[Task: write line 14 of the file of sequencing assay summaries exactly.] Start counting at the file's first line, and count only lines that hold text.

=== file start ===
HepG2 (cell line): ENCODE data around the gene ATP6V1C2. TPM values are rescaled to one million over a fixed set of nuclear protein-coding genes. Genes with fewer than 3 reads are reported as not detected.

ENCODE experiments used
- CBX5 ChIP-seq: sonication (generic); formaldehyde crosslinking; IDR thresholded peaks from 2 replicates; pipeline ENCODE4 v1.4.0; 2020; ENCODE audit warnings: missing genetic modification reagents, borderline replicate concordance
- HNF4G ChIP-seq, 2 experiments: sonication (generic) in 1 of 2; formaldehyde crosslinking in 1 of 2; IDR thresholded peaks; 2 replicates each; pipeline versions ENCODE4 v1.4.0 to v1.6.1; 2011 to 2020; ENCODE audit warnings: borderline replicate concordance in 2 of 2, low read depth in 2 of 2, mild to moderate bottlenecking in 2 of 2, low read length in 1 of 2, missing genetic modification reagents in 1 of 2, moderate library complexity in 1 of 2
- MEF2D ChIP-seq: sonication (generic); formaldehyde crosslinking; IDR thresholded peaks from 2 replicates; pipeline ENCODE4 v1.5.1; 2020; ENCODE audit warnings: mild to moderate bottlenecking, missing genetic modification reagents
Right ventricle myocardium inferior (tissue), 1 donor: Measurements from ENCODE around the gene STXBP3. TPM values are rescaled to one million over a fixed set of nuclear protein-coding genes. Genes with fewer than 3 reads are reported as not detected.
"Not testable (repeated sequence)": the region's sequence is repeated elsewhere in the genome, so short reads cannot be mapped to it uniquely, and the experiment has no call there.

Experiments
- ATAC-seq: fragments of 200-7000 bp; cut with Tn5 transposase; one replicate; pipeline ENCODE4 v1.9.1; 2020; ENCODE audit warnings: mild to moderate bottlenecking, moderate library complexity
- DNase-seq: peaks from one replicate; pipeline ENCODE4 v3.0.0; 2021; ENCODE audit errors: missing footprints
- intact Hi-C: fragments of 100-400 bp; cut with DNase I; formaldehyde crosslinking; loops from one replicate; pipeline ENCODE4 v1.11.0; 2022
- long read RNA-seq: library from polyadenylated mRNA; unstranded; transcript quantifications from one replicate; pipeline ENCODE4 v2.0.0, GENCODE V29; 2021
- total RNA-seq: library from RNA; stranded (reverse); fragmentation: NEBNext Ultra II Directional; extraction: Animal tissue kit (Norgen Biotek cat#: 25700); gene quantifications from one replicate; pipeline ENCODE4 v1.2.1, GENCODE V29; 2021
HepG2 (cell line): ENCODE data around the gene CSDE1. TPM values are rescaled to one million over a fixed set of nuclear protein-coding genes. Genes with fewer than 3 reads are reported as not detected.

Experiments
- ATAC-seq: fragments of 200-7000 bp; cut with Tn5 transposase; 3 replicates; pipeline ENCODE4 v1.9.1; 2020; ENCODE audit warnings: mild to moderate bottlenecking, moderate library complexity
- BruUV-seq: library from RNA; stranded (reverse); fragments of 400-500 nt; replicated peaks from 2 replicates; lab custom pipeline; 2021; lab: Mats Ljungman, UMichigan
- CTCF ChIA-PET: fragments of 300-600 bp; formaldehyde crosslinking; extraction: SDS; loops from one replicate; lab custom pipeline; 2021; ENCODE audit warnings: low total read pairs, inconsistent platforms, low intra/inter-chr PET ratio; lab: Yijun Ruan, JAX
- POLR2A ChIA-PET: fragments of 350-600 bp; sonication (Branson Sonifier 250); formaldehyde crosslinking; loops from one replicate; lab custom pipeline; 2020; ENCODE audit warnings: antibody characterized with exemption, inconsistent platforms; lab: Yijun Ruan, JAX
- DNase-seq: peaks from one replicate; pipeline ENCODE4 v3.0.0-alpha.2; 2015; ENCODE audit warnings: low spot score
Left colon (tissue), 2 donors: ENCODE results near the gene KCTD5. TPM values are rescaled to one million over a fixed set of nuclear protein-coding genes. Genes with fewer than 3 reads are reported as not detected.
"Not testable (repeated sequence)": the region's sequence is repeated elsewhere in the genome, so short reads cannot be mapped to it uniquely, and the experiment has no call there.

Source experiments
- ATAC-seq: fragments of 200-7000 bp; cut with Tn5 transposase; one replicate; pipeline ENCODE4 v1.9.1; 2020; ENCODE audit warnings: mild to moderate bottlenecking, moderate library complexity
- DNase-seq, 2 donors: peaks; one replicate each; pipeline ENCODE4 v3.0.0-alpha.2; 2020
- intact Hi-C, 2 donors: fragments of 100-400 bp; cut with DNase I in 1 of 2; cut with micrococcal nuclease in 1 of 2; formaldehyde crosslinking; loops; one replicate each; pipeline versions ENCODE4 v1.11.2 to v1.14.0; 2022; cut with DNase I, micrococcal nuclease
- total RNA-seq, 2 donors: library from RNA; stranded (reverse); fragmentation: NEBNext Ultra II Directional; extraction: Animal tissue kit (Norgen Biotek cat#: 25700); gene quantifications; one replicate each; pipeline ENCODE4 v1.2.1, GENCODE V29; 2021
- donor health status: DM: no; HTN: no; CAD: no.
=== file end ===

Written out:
HepG2 (cell line): ENCODE data around the gene CSDE1. TPM values are rescaled to one million over a fixed set of nuclear protein-coding genes. Genes with fewer than 3 reads are reported as not detected.